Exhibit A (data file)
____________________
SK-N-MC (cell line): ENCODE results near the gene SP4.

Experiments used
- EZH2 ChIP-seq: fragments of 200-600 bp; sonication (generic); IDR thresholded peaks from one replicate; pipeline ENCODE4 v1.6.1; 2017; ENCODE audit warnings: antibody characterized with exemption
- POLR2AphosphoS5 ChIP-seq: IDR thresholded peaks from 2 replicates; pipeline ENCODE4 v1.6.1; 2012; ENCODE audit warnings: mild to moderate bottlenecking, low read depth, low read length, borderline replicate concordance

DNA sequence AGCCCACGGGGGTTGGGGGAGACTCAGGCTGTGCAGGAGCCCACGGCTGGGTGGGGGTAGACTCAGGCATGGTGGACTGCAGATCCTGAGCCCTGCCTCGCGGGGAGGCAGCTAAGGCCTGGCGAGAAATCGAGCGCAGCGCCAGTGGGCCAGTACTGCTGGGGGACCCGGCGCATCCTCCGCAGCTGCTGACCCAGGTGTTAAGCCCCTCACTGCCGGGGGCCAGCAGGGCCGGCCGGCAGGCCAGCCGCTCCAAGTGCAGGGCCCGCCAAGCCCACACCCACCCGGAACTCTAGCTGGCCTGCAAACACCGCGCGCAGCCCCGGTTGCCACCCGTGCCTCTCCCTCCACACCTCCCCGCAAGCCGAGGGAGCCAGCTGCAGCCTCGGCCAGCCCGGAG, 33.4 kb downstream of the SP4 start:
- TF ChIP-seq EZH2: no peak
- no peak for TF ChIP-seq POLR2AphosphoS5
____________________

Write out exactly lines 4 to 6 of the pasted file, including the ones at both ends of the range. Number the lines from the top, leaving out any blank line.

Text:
- POLR2AphosphoS5 ChIP-seq: IDR thresholded peaks from 2 replicates; pipeline ENCODE4 v1.6.1; 2012; ENCODE audit warnings: mild to moderate bottlenecking, low read depth, low read length, borderline replicate concordance

DNA sequence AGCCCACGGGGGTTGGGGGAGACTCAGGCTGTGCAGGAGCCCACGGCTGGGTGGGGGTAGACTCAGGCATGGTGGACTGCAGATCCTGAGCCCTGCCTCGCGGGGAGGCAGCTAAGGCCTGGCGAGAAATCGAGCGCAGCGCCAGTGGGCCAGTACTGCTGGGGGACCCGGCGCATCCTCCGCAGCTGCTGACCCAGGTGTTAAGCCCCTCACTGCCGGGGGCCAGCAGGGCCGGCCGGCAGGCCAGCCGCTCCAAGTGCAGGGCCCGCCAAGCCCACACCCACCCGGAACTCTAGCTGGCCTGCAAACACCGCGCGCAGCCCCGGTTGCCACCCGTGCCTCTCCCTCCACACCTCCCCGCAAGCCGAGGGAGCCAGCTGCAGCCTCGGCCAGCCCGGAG, 33.4 kb downstream of the SP4 start:
- TF ChIP-seq EZH2: no peak